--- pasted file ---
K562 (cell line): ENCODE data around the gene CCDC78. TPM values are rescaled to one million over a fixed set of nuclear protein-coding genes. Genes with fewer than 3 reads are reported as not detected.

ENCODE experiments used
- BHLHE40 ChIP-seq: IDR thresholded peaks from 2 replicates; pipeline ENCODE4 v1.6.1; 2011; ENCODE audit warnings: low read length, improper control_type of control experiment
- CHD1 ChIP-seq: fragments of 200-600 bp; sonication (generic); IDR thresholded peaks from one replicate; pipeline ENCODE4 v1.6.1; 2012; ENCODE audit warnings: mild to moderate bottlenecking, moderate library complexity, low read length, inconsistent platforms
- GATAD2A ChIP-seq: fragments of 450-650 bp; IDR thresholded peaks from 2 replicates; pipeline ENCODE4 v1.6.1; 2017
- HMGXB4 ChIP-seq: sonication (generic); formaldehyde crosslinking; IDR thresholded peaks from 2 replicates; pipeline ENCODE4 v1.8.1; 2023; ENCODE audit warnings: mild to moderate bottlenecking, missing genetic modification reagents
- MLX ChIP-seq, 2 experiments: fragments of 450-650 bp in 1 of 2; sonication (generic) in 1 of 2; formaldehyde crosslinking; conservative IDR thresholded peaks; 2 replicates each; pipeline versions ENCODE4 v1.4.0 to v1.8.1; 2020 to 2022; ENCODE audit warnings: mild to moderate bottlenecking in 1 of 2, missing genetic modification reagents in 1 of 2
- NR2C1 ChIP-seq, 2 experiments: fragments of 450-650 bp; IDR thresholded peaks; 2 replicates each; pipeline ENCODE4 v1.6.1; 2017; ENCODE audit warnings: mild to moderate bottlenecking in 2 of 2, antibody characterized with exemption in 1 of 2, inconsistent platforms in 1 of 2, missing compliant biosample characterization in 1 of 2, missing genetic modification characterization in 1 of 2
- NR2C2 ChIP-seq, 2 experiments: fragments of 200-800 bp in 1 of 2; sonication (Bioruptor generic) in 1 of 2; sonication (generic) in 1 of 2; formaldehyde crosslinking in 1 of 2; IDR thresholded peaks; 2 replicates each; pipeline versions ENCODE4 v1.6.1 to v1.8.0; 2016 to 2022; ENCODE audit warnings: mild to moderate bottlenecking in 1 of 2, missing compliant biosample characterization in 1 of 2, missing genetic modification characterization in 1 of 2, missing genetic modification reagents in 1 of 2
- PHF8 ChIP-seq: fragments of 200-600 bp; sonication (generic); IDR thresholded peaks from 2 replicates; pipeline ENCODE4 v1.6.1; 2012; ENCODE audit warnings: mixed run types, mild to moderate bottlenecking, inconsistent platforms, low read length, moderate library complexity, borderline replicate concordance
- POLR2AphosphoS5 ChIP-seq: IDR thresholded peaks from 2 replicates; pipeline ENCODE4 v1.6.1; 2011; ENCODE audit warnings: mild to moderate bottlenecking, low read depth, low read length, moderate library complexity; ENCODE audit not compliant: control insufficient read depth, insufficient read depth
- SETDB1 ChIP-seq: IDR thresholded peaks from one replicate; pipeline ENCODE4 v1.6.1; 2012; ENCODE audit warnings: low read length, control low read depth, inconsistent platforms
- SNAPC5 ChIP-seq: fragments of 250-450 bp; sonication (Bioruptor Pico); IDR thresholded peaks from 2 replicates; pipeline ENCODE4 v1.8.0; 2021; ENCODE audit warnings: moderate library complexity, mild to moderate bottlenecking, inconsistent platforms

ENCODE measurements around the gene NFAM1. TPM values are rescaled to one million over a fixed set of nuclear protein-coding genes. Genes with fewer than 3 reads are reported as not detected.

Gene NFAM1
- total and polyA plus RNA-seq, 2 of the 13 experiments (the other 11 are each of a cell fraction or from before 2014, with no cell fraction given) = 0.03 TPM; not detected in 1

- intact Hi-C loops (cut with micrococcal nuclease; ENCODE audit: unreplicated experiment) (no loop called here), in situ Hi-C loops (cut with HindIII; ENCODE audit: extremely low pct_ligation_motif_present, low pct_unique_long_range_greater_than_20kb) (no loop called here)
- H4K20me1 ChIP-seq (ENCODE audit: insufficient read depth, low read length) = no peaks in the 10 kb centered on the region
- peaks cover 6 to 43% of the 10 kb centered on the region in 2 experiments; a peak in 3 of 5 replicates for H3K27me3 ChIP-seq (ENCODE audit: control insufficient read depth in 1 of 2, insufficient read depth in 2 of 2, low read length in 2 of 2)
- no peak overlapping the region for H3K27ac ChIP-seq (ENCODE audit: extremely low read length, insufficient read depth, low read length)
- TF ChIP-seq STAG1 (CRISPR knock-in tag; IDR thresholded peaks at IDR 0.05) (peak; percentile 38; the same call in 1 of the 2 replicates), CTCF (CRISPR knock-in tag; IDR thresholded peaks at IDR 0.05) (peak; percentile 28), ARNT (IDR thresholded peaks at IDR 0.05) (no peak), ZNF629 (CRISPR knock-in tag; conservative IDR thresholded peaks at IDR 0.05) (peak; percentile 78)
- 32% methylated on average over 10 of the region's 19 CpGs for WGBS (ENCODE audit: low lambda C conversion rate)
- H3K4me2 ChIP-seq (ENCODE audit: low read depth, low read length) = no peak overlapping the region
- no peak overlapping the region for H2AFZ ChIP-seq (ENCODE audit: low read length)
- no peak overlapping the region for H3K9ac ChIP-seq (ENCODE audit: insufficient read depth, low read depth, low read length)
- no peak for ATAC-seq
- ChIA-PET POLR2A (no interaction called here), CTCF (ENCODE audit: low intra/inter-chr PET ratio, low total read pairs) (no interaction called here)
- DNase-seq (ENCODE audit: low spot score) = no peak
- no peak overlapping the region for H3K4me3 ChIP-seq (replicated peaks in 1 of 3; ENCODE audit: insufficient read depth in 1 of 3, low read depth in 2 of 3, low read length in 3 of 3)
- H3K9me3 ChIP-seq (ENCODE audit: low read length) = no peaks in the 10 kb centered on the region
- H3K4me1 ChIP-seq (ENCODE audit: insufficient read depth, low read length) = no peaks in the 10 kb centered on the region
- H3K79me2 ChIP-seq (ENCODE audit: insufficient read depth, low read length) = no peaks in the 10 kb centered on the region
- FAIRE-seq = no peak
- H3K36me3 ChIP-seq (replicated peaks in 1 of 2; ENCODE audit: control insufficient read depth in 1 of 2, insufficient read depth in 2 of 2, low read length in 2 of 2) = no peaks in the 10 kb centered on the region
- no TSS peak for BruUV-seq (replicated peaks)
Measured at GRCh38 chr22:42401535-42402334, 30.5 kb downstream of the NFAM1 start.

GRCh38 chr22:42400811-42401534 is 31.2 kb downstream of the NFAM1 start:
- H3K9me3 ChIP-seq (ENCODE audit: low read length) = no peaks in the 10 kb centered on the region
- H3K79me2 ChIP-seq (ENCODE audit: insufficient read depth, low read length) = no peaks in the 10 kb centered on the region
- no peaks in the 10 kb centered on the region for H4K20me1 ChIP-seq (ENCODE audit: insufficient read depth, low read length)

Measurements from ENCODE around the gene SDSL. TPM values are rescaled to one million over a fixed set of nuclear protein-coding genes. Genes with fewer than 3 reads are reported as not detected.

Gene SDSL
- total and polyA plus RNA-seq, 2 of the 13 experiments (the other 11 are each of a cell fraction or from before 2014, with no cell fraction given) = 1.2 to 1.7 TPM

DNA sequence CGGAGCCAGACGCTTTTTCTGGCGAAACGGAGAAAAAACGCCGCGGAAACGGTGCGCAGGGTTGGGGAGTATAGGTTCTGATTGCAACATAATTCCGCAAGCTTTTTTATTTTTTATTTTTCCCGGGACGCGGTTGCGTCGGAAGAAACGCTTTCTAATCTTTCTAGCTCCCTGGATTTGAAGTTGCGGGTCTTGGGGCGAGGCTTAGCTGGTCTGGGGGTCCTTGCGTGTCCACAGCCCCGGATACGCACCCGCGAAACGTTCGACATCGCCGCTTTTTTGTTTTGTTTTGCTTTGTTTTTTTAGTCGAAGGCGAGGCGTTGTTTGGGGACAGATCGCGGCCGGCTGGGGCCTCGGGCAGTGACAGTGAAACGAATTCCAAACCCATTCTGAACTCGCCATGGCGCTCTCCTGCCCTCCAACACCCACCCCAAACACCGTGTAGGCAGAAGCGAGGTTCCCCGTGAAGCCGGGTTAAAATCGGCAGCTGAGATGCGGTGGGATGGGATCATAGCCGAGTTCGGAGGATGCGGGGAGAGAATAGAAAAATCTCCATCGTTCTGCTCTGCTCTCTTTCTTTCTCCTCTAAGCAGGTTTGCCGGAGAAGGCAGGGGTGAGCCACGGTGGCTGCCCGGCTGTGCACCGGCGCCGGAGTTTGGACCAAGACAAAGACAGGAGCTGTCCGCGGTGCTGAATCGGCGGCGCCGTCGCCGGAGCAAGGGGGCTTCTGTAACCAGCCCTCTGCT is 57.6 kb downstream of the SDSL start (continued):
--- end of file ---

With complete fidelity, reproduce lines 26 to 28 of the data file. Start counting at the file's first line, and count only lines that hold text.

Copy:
- no peak for ATAC-seq
- ChIA-PET POLR2A (no interaction called here), CTCF (ENCODE audit: low intra/inter-chr PET ratio, low total read pairs) (no interaction called here)
- DNase-seq (ENCODE audit: low spot score) = no peak